Community editor and columnist Kris Capps is a longtime resident of Fairbanks and Denali Park. Contact her at, in the office at 459-7546 or by cell at 322-6334. Follow her on Twitter: @FDNMKris.

Bernie Karl and Connie Parks-Karl

Bernie Karl and Connie Parks-Karl, of Fairbanks, will be honored as Distinguished Citizens on Dec. 11 at the 37th annual awards ceremony by the Midnight Sun Council/Boy Scouts of America

Bernie Karl and Connie Parks-Karl are an unforgettable Alaska couple.

They will be honored as Distinguished Citizens at the 37th annual awards ceremony by the Midnight Sun Council/Boy Scouts of America. The event begins at 6 p.m. Dec. 11 at the Westmark Gold Room. Tickets are $100 per person.

The Golden Heart City has been the couple’s home for more than 40 years. Throughout that time, they have strived to make Fairbanks and Alaska better places.

Constance Parks was born in Andover, Connecticut. She had four older brothers, grew up in the country, and, according to the Boy Scouts, “it can only be imagined that she had an adventurous spirit from the get-go.”

When she was in her 20s, Connie hopped in her car, and started driving across the country. Whenever she ran out of money, she took a temp job to make enough money to continue driving. At one point, she ended up at the 1968 Olympics in Mexico and somehow became part of a camera crew, complete with a backstage pass.

In 1971, her travels took her to Alaska to work on the Alaska Pipeline. At only 5 feet tall, Connie was changing truck tires more than double her height and, according to the Boy Scouts, “powering through a man’s world.”

She met Bernie Karl while working on the pipeline, driving the bus hauling workers to and from camp. According to Connie, he was a “loudmouthed jerk” who happened to ride her bus. It took some convincing, but she finally gave Bernie a chance and their life together began more than 40 years ago.

Bernie was “a paper boy from Peoria, Illinois,” the sixth in a family of 16. He got his work ethic from that large family and he delivered newspapers and mowed lawns to help support them. His first entrepreneurial venture was collecting houses to rent. By age 20, he worked multiple jobs at both Caterpillar Tractor and Pabst Brewery.

His adventurous spirit also took him to Alaska. He moved north in 1974 to work on the pipeline. He lied about his age so he would be better respected by his colleagues and tirelessly read manuals so that he could learn to fix machines without having the experience, according to the Boy Scouts.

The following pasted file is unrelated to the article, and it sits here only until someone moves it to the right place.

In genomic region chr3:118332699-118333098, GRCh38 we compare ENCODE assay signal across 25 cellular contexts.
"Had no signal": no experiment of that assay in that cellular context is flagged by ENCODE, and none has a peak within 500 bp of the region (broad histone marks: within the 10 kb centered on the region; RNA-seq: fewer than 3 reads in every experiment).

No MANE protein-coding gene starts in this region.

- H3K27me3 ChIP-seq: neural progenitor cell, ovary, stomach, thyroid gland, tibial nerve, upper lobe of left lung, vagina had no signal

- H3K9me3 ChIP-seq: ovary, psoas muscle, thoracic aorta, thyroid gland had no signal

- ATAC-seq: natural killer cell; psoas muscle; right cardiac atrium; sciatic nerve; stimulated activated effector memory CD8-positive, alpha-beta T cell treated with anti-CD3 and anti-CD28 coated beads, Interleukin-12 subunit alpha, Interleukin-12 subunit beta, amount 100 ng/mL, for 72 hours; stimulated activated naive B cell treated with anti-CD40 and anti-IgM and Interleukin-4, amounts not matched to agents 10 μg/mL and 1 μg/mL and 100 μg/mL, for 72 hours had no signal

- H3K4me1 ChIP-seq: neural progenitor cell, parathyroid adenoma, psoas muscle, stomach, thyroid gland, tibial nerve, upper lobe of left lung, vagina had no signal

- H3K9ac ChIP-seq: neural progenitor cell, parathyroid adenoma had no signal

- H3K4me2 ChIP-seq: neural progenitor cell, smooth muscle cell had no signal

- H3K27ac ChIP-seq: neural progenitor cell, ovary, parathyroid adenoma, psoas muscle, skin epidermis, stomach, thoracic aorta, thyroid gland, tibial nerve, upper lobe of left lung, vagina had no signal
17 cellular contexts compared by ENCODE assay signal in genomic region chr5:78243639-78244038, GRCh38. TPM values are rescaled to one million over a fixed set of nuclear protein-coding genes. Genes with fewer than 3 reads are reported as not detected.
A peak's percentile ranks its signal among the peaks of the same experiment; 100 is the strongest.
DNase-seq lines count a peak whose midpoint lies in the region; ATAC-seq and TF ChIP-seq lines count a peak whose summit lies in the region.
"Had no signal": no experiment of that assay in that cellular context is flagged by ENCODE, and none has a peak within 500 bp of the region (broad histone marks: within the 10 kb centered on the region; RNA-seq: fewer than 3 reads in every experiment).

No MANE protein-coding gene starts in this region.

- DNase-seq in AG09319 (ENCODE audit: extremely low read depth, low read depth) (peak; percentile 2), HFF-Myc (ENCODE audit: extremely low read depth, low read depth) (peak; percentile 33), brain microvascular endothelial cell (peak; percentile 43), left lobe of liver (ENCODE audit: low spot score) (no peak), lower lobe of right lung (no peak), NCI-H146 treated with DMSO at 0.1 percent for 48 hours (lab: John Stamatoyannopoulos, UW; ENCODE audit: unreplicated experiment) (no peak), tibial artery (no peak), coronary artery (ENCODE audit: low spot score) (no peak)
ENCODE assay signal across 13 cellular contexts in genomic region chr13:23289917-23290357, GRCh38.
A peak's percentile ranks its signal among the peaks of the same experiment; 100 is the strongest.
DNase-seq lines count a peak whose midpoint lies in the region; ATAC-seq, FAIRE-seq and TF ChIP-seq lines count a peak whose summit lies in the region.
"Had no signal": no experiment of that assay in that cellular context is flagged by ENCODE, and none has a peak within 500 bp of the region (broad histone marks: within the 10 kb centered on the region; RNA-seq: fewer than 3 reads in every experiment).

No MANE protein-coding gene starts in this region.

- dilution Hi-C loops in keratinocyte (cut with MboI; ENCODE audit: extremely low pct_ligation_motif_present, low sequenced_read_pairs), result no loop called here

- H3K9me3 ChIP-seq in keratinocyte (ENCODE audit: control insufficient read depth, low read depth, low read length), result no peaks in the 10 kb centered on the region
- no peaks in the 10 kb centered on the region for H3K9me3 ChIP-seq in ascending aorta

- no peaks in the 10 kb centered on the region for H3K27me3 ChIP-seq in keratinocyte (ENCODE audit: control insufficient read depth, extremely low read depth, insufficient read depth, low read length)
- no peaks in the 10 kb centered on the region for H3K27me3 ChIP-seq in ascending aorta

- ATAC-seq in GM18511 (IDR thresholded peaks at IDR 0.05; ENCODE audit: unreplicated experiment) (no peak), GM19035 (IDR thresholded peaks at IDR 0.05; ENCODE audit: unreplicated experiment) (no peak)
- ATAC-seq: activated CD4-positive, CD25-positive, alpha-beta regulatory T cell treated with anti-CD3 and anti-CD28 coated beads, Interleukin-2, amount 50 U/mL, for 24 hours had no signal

Bernie loves Alaska and says, “God lives here, he visits everywhere else.” His mission is to improve the lives of others and his mantra is “sustainable is attainable.” He uses his geothermal expertise to encourage others to live that lifestyle.

Both Bernie and Connie have mined for gold and operated K&K Recycling, turned Chena Hot Springs into a world class resort, moved a camp from the North Slope to Healy and also to Kodiak, and participated in many business ventures.

And both have received numerous accolades over the years. Bernie was named the 2010 Business Leader of the Year by the UAF School of Management. Connie received the 2013 Farthest North Girl Scout Woman of Distinction Award.

Connie was diagnosed with ALS in January and Bernie takes care of her every day.

“Above all, the incredible accomplishments over the years, their biggest accomplishment is their dedication to each other and their family,” according to the Boy Scouts. “These two Alaskans don’t tell you how they feel, they show you with their actions. This couple meant it when they said, ‘for better or for worse’ and they show us all how to live life to the fullest.”

The couple has one daughter, Amber, her husband, Doug and two grandchildren, Ava and Sara.

Reach columnist/community editor Kris Capps at Call her at the office 4599-7546. Follow her on Twitter: @FDNMKris.